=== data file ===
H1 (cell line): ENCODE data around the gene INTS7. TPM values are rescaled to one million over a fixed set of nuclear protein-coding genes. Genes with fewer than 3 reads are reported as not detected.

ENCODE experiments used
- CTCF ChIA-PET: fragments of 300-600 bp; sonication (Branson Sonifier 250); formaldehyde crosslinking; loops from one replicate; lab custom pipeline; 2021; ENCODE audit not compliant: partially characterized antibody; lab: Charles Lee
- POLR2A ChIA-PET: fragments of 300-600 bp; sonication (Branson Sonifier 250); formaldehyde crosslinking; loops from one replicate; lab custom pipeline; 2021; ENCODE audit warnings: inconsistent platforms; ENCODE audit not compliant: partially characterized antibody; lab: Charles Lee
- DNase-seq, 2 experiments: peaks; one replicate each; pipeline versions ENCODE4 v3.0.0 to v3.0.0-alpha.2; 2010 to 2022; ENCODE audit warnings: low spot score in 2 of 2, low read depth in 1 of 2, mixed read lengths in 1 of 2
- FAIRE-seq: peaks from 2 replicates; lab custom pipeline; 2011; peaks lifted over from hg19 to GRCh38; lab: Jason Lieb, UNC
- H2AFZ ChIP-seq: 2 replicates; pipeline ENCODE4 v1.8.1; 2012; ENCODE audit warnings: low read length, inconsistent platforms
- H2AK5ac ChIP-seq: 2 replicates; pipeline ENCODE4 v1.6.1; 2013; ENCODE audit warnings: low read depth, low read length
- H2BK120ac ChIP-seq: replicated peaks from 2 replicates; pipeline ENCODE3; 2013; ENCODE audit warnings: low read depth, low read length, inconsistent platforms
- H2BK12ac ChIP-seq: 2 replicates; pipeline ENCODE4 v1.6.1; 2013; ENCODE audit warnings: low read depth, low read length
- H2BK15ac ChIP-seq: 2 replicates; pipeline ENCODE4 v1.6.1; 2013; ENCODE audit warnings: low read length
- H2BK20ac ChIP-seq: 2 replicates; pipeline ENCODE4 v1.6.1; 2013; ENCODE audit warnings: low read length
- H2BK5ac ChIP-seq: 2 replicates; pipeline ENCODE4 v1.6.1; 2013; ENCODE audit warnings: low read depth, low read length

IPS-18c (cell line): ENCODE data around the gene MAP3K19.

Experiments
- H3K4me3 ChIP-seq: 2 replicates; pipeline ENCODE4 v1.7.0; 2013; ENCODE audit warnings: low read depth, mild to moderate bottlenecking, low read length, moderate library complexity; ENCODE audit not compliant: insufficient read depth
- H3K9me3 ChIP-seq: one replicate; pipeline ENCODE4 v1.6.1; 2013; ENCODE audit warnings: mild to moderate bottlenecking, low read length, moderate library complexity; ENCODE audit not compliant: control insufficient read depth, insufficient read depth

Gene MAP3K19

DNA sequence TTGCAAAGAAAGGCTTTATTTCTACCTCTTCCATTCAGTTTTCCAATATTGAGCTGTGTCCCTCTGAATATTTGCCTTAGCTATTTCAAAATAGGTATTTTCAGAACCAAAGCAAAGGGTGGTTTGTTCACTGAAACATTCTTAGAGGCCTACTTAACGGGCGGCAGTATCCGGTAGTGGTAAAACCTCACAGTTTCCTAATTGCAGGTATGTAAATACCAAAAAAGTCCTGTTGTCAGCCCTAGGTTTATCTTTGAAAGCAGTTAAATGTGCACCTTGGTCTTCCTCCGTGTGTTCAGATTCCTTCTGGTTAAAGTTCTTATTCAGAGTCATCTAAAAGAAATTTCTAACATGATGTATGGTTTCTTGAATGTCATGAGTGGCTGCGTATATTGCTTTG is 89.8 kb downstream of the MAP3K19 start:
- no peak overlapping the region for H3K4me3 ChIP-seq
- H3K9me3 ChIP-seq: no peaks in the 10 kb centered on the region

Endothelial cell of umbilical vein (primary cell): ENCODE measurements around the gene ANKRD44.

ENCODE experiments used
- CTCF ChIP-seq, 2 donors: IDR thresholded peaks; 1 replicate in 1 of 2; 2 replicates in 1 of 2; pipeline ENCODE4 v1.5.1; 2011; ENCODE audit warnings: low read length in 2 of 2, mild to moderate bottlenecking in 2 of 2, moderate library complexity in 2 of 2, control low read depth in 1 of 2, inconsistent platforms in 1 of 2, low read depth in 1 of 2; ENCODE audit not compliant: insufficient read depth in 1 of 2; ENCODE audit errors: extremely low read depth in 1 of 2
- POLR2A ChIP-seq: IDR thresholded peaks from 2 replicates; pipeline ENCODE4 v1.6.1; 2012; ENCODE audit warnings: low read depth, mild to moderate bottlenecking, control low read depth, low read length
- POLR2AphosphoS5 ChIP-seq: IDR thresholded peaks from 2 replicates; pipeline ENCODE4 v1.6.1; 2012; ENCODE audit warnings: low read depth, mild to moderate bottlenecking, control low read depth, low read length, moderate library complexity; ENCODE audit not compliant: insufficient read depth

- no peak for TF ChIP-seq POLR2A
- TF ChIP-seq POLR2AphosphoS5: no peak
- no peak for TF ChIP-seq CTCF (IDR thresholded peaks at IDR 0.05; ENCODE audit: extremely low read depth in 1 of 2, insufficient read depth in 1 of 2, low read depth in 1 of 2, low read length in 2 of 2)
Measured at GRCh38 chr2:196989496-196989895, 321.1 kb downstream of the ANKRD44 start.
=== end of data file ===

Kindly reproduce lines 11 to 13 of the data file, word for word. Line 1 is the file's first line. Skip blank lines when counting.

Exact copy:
- H2BK15ac ChIP-seq: 2 replicates; pipeline ENCODE4 v1.6.1; 2013; ENCODE audit warnings: low read length
- H2BK20ac ChIP-seq: 2 replicates; pipeline ENCODE4 v1.6.1; 2013; ENCODE audit warnings: low read length
- H2BK5ac ChIP-seq: 2 replicates; pipeline ENCODE4 v1.6.1; 2013; ENCODE audit warnings: low read depth, low read length